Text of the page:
TREASURE ISLAND — The city has made plenty of progress in the past month toward achieving its plans of moving to a new and improved City Hall.
In early March, it acquired an $8 million loan, and then quickly put $6.35 million of it to use by closing on the former Allied Building at 10451 Gulf Blvd., which will be used as a new City Hall and Community Room.
Commissioners took another step forward May 5 when they unanimously voted to award a contract of up to $280,000 to Wannemacher Jensen Architects for design services.
The rest of the money will go to renovation design, construction, and furniture, fixtures and equipment.
“Overall, we want to make sure we design a facility that uniquely represents Treasure Island, and we want to get very involved with you as a commission, with the stakeholders, with the community to make sure we are truly representing you,” said Jason Jensen of the St. Petersburg firm that also provided services for Madeira Beach and St. Pete Beach city halls.
For the renovation project, the firm will not only offer design services but will also make sure all the building’s systems are in working order and that it is environmentally friendly and utilizes smart technologies.
“The exciting part is really envisioning what we can do with this building,” Jensen said. “I think you made a wise decision on an existing building that has a lot of potential — good bones, great visibility. And what could that mean for the future of City Hall.”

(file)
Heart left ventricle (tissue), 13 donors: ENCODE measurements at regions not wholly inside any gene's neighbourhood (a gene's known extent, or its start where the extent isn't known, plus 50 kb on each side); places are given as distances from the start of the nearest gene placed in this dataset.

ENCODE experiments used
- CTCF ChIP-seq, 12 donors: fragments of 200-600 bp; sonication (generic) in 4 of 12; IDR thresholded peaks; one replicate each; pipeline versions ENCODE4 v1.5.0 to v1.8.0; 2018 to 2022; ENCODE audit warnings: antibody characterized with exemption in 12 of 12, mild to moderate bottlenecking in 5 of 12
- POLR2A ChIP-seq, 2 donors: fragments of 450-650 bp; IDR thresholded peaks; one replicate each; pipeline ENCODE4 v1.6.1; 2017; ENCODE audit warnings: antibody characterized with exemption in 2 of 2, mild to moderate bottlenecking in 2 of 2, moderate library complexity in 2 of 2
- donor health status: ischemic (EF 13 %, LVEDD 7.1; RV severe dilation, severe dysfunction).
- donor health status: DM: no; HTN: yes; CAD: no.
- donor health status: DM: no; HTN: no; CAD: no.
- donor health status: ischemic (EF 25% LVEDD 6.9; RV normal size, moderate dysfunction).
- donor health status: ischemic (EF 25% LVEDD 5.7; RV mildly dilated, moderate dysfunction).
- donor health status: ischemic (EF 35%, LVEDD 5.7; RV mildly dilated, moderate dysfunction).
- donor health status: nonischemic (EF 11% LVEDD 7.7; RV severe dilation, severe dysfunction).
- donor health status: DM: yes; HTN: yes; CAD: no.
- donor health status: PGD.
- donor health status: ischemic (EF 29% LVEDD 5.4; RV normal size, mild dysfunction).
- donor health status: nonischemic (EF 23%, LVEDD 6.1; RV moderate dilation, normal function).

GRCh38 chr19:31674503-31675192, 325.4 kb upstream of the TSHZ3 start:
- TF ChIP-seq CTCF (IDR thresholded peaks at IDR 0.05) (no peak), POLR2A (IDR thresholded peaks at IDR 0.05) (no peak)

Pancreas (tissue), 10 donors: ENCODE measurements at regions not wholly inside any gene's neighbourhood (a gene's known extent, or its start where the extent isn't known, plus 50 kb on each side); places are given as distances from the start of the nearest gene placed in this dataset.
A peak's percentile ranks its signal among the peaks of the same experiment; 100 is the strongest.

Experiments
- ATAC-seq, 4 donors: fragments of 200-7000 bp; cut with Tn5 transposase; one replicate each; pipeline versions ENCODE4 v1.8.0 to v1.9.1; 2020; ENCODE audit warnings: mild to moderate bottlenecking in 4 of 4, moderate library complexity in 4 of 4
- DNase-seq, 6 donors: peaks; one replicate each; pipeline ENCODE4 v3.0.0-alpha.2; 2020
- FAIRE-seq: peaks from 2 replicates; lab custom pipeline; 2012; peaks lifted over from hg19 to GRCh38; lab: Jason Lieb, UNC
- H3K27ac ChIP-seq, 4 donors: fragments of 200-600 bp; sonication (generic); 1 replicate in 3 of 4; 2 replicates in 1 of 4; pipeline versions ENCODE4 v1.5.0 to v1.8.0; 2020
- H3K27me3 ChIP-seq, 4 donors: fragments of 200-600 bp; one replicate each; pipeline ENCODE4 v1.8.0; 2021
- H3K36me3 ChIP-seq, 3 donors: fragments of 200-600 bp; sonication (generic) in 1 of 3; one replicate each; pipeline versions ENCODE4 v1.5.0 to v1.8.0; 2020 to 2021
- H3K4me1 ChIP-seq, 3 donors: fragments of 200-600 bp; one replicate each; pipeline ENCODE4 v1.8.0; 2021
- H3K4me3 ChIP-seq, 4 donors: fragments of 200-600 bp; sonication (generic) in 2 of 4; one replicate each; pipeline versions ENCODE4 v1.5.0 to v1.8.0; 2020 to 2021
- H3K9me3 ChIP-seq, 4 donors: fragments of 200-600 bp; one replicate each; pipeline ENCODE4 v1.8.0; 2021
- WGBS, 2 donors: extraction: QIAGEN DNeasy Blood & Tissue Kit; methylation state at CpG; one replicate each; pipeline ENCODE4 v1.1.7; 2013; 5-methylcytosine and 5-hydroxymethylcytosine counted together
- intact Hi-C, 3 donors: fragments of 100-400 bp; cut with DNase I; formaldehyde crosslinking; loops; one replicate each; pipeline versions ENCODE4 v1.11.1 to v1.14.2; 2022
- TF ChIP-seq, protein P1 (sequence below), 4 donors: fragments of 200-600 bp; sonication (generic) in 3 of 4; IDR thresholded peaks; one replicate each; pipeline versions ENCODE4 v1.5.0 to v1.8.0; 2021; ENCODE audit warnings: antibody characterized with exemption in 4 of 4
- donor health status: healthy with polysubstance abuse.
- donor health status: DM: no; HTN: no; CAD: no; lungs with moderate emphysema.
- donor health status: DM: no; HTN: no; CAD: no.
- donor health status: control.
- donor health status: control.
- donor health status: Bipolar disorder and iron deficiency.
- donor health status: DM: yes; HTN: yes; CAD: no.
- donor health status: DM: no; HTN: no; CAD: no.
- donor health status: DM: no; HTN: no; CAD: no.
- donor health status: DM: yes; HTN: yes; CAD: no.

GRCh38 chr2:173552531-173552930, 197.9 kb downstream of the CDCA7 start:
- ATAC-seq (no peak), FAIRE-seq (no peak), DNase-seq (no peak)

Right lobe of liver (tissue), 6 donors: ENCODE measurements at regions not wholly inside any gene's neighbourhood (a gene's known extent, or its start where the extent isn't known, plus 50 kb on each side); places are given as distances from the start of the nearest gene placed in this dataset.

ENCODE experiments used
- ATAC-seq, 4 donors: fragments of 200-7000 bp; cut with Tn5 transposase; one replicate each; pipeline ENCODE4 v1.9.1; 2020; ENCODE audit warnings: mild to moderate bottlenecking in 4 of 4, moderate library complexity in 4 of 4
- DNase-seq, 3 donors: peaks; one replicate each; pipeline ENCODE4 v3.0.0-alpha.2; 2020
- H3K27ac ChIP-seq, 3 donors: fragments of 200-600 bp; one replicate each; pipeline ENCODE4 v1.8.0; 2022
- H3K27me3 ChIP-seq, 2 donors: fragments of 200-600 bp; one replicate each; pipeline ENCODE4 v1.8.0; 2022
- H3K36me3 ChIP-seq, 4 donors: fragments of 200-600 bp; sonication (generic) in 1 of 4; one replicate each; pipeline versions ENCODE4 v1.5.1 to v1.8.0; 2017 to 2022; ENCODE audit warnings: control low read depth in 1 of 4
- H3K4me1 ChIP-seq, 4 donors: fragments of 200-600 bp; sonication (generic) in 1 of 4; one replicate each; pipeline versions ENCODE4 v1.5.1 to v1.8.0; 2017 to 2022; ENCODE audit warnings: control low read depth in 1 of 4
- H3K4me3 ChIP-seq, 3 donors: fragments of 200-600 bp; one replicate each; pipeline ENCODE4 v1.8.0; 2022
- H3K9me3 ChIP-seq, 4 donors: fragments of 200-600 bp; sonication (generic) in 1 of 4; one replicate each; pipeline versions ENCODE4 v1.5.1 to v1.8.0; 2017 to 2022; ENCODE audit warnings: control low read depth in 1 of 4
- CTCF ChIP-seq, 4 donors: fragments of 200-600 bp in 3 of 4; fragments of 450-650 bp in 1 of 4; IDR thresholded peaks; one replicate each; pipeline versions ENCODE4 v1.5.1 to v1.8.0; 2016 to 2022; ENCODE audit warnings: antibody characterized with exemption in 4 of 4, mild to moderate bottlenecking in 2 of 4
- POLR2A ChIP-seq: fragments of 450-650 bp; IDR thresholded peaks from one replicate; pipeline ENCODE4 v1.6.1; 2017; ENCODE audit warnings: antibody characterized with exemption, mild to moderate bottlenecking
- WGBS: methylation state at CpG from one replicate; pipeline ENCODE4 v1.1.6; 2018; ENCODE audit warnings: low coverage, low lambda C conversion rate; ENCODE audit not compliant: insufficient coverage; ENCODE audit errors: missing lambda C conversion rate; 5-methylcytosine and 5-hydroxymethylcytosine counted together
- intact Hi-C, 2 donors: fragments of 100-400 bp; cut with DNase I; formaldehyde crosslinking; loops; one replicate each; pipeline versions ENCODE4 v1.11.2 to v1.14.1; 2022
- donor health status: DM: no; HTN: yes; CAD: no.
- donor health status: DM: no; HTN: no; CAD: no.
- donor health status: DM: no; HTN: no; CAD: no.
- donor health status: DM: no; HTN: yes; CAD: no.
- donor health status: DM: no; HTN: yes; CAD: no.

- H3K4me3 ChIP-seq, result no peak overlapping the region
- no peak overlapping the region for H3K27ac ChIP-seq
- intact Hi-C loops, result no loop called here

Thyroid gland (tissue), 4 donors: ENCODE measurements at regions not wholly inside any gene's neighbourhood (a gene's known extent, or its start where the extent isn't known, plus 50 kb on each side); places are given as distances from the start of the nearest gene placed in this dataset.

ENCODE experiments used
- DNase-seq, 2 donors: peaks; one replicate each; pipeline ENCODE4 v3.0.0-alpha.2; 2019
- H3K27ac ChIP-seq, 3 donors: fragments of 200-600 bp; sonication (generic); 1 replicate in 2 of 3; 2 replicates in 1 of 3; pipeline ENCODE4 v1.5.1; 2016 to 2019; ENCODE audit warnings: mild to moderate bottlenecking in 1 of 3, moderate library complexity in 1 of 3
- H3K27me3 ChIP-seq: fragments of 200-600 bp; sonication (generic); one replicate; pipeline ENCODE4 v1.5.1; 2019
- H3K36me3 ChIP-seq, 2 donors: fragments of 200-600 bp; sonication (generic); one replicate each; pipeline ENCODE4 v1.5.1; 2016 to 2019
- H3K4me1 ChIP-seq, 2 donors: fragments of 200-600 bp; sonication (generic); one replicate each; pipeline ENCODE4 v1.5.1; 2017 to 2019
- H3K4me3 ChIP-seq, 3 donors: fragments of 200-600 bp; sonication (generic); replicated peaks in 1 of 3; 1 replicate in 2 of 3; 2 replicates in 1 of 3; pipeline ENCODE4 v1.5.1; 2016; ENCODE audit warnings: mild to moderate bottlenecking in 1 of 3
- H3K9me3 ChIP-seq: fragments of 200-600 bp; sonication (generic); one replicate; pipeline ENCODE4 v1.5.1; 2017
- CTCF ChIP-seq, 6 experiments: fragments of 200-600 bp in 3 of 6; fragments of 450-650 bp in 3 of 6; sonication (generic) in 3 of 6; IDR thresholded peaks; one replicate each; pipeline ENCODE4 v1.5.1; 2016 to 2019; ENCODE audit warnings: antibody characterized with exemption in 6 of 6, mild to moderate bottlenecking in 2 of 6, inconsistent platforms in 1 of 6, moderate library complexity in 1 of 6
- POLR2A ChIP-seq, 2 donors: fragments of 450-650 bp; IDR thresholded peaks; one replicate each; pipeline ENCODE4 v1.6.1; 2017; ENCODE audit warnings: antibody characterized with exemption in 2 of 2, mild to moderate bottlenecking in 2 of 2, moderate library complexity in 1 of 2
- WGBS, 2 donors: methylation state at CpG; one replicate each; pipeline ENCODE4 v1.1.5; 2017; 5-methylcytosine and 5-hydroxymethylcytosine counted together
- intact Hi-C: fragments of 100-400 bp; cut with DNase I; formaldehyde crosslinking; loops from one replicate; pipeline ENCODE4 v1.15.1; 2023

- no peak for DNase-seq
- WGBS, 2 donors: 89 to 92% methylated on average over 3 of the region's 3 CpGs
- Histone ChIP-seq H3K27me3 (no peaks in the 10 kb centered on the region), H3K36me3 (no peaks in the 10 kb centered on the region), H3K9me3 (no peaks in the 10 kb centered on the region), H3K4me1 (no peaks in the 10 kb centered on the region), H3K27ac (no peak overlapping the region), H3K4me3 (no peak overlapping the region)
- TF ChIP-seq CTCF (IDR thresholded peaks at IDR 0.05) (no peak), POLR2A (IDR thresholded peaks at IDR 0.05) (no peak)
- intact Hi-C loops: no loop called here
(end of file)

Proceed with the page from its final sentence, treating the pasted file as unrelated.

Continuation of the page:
He said the location of the building between a public beach access point and the Treasure Island Community Center and Park also provides plenty of opportunities
“This building is really right in between those entities, and could we work to really connect your green space and your sand space, if you will, through the City Hall building,” he said.
He recommended changing the current access, which is from the south, and having it from the east from the park side.
“I like the idea of moving the entrance over to the park,” Commissioner Tyler Payne said.
Commissioner Saleene Partridge said she would like Jensen and the city to be proactive in designing a space that will conform with the new reality created by the coronavirus pandemic so that they will not have to make changes later.
Jensen said his team was already working on some ideas, such as adding UV lights within the office space that could have a sanitizing effect.
“I think we need to look at technology, we need to look at layout and make sure that absolutely that we’re planning for the future,” he said.
Commissioner Marybeth Wetzel said she was curious what options were available to fortify the structure, which features plenty of glass.
“The real fix is to replace the curtain wall system entirely with a rated Miami-Dade level system because they test the systems between the glass and the curtain wall, but there are some intermediate potential that we will look at as far as impact-resistant domes and glass replacement that could be done more gradually,” he said.
Jensen said the project would move along fairly quickly.
The design phase will run through mid-October, he said, adding that there will be plenty of City Commission and public feedback during that time.
Bidding for construction on the project would then run through the end of the year, and construction could begin at the start of 2021.